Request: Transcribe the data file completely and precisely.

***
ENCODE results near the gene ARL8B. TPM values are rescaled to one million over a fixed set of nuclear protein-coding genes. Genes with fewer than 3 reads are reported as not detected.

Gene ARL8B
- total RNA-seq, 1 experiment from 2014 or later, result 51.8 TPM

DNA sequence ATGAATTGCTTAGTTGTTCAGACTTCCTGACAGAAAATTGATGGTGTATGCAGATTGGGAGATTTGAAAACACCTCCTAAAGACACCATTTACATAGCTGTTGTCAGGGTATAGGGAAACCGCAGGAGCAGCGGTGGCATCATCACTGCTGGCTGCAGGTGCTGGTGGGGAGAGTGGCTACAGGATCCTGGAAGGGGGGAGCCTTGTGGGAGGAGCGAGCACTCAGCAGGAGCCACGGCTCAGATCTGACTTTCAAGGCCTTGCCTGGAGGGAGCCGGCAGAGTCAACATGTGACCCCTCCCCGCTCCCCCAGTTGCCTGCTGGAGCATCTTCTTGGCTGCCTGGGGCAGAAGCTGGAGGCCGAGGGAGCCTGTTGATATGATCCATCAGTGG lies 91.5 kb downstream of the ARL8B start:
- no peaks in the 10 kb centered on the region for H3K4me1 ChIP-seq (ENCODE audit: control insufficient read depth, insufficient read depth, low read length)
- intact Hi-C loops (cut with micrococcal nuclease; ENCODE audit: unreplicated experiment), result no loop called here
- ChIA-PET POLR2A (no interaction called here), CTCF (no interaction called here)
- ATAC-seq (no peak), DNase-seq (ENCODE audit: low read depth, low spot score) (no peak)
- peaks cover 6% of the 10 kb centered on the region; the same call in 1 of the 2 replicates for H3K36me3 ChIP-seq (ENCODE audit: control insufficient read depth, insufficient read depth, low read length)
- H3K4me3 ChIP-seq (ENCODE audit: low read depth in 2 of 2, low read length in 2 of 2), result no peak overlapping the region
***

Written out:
ENCODE results near the gene ARL8B. TPM values are rescaled to one million over a fixed set of nuclear protein-coding genes. Genes with fewer than 3 reads are reported as not detected.

Gene ARL8B
- total RNA-seq, 1 experiment from 2014 or later, result 51.8 TPM

DNA sequence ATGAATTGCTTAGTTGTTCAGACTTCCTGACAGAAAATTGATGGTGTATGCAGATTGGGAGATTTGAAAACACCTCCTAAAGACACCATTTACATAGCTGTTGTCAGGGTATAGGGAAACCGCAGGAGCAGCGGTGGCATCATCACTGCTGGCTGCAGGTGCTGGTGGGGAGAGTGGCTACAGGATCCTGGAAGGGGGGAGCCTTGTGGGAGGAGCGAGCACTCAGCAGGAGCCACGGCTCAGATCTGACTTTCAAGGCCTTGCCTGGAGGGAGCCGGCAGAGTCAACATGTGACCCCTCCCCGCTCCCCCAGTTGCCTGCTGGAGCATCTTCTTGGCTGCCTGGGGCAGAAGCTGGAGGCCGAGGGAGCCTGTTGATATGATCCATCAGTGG lies 91.5 kb downstream of the ARL8B start:
- no peaks in the 10 kb centered on the region for H3K4me1 ChIP-seq (ENCODE audit: control insufficient read depth, insufficient read depth, low read length)
- intact Hi-C loops (cut with micrococcal nuclease; ENCODE audit: unreplicated experiment), result no loop called here
- ChIA-PET POLR2A (no interaction called here), CTCF (no interaction called here)
- ATAC-seq (no peak), DNase-seq (ENCODE audit: low read depth, low spot score) (no peak)
- peaks cover 6% of the 10 kb centered on the region; the same call in 1 of the 2 replicates for H3K36me3 ChIP-seq (ENCODE audit: control insufficient read depth, insufficient read depth, low read length)
- H3K4me3 ChIP-seq (ENCODE audit: low read depth in 2 of 2, low read length in 2 of 2), result no peak overlapping the region